Ambrose Stolliker: The Strange Nighttime Journey of Father Stephen Marlowe
Tyler Hauth interviews Ambrose Stolliker in May of 2022:
You know, I think when people think of walking through Hell and coming back out again that their mind immediately goes to Inferno from Dante's Divine Comedy. I happen to know that wasn't a chief inspiration for you, though. Could you talk about where you actually did derive inspiration?
Father Marlowe is, to my mind, a mix of a variety of genres, including supernatural horror, of course, but also gothic horror, weird fiction and even some elements of the fantastic. I have been a voracious reader of all those genres since about the age of eight, so it's not surprising that there are shades of each in this story. One novel that comes to mind as having had a significant influence is What Dreams May Come by Richard Matheson. Father Marlowe pays tribute to Matheson's book in that it is also a story where the protagonist descends into a strange, fantastical, and sometimes horrific underworld to rescue the soul of someone important to him. Likewise, Father Marlowe explores many of the same themes found in What Dreams May Come - most prominently faith, forgiveness and what it means to have an eternal soul.
Other inspirations include William Peter Blatty's possession masterpiece, The Exorcist, which is not so much a story about a young girl becoming possessed by a demon as it is one about a man undergoing a crisis of faith, which Father Karras does in Blatty's story and Father Marlowe does in mine. I'd also include H.P. Lovecraft's The Dream-Quest of Unknown Kadath as an influence as well, both in terms of its epic scale from a world-building perspective as well as from Lovecraft's use of horrific and strange elements. Kadath, which I first read in college, is replete with ancient cities and dark fortresses, primeval forests, towering mountain ranges and malevolent beings, and I don't think one needs to look very hard to see similar imagery in Father Marlowe.
Who do you think the audience for Father Marlowe is? What's your ideal reader look like?
First and foremost, fans of horror and weird fiction - so, fans of Matheson, Blatty and Lovecraft, as well as writers such as Stephen King and William Hope Hodgson, author of The House on the Borderlands. Also, if you're a fan of novellas that are a little on the longer side, then I think you'll like Father Marlowe. It's something that, to my mind, can be read in two or three sittings or over a long weekend or on a long plane ride.
Could you tell us a little about your career before finding a home at Muddy Paw Press for this novel?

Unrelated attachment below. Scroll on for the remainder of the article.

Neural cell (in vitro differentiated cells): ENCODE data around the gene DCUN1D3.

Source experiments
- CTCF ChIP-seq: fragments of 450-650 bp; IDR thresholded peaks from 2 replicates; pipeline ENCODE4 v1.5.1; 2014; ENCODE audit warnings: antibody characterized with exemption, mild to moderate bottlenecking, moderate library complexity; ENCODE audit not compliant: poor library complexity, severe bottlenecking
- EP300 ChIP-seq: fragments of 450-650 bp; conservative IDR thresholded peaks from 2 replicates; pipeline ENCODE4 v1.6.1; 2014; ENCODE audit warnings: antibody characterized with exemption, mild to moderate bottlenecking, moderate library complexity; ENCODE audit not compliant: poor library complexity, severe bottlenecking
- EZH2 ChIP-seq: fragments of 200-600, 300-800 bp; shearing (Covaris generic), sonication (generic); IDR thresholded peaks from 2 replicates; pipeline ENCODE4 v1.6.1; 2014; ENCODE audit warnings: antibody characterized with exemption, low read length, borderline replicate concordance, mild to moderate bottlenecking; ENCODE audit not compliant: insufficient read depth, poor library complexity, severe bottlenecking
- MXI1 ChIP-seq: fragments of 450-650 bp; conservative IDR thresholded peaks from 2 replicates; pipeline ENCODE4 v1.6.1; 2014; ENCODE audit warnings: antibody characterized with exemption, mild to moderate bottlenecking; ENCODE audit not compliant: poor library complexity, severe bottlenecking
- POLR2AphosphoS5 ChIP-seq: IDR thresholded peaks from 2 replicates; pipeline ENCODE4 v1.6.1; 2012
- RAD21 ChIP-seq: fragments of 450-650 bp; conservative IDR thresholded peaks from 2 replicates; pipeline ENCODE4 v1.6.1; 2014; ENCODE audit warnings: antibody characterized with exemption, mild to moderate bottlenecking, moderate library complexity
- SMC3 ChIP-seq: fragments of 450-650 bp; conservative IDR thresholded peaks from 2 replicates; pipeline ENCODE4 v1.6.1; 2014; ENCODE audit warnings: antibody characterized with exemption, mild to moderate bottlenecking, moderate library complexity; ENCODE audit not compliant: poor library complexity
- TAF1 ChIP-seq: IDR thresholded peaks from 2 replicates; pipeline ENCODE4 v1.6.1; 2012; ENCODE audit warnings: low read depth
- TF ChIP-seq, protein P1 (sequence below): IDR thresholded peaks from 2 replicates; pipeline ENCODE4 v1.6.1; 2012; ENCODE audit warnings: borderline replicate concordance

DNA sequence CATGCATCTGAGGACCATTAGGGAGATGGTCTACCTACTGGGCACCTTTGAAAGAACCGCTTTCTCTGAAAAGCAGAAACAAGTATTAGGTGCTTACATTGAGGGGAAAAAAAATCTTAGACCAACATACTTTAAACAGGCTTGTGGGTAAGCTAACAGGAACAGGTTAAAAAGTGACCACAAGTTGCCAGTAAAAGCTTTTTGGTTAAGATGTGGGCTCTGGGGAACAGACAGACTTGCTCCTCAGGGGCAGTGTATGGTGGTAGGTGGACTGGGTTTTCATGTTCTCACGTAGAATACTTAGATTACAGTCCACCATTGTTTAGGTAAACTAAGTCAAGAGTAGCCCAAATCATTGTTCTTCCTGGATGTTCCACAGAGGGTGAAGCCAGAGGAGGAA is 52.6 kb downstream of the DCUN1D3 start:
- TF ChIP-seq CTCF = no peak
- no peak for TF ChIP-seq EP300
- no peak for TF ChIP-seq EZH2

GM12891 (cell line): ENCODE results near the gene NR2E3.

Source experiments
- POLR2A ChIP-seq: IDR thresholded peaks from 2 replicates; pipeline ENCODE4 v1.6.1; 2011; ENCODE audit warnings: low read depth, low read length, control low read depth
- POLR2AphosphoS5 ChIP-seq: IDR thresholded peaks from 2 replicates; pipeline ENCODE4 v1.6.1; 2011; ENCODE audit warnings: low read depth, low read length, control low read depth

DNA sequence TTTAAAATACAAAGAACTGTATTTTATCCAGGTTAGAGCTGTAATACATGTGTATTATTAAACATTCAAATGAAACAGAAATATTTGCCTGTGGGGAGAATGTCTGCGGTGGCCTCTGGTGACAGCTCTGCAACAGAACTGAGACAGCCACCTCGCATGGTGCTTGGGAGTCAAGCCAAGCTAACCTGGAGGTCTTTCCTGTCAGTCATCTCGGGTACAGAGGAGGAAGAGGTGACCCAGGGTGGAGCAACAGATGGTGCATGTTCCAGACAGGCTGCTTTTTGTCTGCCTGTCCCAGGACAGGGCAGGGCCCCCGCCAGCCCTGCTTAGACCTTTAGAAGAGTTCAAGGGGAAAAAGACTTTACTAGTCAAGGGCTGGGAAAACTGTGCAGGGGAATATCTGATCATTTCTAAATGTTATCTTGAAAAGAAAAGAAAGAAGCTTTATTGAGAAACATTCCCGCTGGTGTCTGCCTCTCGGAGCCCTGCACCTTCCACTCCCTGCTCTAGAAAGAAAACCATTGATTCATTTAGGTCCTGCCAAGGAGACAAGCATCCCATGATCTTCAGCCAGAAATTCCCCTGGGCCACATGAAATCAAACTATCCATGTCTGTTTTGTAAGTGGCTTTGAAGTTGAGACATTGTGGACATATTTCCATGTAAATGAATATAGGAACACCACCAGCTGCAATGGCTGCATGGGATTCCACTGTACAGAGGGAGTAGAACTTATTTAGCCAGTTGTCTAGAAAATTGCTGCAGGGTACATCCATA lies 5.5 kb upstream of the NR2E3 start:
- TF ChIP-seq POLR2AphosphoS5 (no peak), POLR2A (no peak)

I've been writing fiction since I was about nine years old, but I didn't actually become a horror author until some time in 2008. I wrote two books and several short stories that would probably be best classified as literary novels. I was working on a third when I got stuck and couldn't figure out where to take the story next. I decided to take what I thought would be a short break from that novel to write something dealing with the supernatural. I've been a horror fiction fan since an early age, so I've always had an appreciation and love for the genre and its many subgenres. I thought it'd be fun to try and see if I could write a passable ghost story and figured it was different enough from the literary novel I'd been struggling with that it might help to get my creativity flowing again. I remember thinking the story, which was eventually published in 2010 under the title Ghosts of Annapurna in Ghostlight Magazine, wasn't half bad and it was fun to write. So, I wrote another horror story. Then another. Then several more. Nearly all of them eventually got published in small horror magazines or podcasts over the next several years. And I haven't ever really looked back. In 2017, my first horror novella, Old Hollow, was published by Aurelia Leo, an indie publishing house. Two years later, Aurelia Leo published my second novella, The Death Chute. Now, Muddy Paw is publishing Father Marlowe, a story I've wanted to share with readers for a long time and have always hoped would find a good home, which it finally has.
I promised I'd keep this short, so one last question: Is there anything that surprised you about writing The Strange Nighttime Journey of Father Stephen Marlowe? Or anything interesting that came from it, aside from the publishing journey.
I'm always surprised (and usually pleased) when a story I think is going to be one thing turns out to be something completely different than I'd originally intended. Father Marlowe actually started as a 2,000-word short story about an arrogant young priest who has an encounter with a Satanic figure in his church confessional. When we first meet the priest, he's operating under the youthful notion that he knows everything there is to know about the nature of faith, right and wrong, and good and evil. By the end of the story, he's left in a state of spiritual crisis, and it's really that crisis that is the seed for what would eventually become Father Marlowe's story. I submitted that piece, called The Confessional, to just about every horror magazine I knew, but it didn't get any takers. I always felt there was a great story in there though, so I revisited it and started a second draft. The more I worked at it, the more the story grew in size and scale, and the next thing I knew, I had a novella on my hands. By the time I finished the fourth draft, it had crossed over into novel territory. So, the way Father Marlowe's story continued to expand and evolve is really the most surprising aspect to me, at least in terms of how the book was written.